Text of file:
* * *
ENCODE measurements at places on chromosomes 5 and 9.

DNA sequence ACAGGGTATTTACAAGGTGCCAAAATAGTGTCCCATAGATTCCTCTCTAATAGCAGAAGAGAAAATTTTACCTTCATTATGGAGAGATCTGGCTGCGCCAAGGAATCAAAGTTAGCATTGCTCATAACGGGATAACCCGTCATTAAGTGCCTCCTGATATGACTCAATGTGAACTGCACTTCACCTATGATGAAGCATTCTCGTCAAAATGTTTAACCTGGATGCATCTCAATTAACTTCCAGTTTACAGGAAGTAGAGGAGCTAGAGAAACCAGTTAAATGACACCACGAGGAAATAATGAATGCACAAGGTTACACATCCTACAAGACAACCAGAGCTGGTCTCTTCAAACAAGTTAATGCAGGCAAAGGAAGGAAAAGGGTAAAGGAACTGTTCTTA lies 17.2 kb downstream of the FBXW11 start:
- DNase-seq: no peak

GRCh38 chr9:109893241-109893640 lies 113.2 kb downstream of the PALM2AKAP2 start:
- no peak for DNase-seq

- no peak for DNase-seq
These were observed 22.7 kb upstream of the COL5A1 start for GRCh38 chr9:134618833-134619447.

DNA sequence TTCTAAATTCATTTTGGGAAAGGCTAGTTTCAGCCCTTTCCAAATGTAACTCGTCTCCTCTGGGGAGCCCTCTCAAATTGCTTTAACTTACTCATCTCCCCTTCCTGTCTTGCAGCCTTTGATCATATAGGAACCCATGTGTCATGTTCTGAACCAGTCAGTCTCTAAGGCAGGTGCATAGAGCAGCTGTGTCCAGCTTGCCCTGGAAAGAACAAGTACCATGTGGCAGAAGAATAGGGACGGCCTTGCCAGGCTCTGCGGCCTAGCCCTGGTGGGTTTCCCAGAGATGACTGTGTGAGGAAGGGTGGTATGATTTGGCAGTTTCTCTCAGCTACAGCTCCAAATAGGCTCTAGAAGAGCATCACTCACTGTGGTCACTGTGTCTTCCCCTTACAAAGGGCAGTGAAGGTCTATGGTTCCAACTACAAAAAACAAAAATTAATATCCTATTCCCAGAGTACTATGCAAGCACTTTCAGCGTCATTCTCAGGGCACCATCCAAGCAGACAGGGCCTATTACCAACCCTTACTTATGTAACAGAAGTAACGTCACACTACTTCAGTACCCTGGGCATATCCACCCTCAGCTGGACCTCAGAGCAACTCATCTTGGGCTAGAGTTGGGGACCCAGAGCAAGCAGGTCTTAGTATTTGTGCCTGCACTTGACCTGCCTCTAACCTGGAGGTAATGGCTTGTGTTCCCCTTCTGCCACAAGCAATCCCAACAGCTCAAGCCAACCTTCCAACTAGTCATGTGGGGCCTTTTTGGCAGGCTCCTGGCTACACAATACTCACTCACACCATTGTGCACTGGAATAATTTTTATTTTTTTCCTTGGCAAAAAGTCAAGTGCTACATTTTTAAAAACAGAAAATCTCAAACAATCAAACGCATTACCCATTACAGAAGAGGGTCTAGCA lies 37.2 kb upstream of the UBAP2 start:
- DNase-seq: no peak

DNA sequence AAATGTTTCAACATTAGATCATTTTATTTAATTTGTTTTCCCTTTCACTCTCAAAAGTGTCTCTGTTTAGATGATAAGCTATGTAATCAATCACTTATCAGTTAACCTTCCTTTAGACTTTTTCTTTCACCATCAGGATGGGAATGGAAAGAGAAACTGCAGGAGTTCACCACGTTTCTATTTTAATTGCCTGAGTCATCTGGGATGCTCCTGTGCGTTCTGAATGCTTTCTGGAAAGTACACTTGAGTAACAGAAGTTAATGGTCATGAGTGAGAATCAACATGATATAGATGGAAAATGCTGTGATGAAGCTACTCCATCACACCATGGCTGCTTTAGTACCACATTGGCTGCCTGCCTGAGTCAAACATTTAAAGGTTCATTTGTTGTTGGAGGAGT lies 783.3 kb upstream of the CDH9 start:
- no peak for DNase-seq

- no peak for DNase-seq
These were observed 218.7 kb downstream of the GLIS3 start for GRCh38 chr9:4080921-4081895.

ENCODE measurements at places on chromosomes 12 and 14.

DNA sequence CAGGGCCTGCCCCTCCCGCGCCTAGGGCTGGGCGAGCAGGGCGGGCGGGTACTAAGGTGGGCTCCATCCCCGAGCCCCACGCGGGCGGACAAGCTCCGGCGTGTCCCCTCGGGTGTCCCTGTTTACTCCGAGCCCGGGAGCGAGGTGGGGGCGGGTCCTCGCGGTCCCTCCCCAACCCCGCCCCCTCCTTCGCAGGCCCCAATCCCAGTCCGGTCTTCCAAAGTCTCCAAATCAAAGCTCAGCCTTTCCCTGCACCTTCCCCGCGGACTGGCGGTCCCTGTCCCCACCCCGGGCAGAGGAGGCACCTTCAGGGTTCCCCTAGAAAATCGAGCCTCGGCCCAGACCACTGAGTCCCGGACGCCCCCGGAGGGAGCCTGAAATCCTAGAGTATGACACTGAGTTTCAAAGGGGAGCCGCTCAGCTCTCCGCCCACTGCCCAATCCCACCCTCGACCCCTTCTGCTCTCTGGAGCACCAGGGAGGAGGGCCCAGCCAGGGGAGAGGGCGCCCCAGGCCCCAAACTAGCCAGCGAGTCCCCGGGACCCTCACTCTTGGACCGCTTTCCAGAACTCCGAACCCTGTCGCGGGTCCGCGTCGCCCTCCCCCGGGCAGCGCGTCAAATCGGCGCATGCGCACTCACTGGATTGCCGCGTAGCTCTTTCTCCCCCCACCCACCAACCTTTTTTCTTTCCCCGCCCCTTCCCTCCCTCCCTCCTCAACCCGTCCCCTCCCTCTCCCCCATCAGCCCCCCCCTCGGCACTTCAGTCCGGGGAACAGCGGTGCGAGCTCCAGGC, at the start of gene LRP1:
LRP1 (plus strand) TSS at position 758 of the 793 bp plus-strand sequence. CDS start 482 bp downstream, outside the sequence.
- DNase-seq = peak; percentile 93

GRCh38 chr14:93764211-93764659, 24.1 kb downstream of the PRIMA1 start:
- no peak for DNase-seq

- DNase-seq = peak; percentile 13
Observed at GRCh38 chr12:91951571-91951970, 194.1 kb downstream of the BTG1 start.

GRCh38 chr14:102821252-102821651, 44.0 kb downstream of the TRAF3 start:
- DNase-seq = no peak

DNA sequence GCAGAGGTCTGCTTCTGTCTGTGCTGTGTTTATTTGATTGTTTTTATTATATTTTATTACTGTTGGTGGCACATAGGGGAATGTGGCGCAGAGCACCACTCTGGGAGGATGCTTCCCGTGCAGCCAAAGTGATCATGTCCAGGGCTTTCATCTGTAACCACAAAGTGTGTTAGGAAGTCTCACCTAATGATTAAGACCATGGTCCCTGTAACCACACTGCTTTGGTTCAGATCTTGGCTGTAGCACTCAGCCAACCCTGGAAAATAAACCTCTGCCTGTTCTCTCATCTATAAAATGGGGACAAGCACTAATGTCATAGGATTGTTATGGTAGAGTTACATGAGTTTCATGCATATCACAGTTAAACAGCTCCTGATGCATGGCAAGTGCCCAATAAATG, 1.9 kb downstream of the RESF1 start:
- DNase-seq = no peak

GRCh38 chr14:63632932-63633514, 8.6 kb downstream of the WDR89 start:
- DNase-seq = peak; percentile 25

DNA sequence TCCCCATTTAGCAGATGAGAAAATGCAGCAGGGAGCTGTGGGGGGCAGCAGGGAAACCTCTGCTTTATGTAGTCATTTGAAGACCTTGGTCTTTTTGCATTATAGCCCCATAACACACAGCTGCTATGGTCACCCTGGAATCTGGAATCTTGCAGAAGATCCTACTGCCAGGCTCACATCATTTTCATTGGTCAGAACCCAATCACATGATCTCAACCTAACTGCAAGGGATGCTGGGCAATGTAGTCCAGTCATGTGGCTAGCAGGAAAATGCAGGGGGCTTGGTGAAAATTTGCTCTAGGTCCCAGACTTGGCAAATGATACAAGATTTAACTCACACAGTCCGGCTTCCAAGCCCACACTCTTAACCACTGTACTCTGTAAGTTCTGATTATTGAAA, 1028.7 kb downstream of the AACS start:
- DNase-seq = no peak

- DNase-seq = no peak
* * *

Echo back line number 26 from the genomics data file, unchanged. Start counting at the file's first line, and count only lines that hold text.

GRCh38 chr14:63632932-63633514, 8.6 kb downstream of the WDR89 start: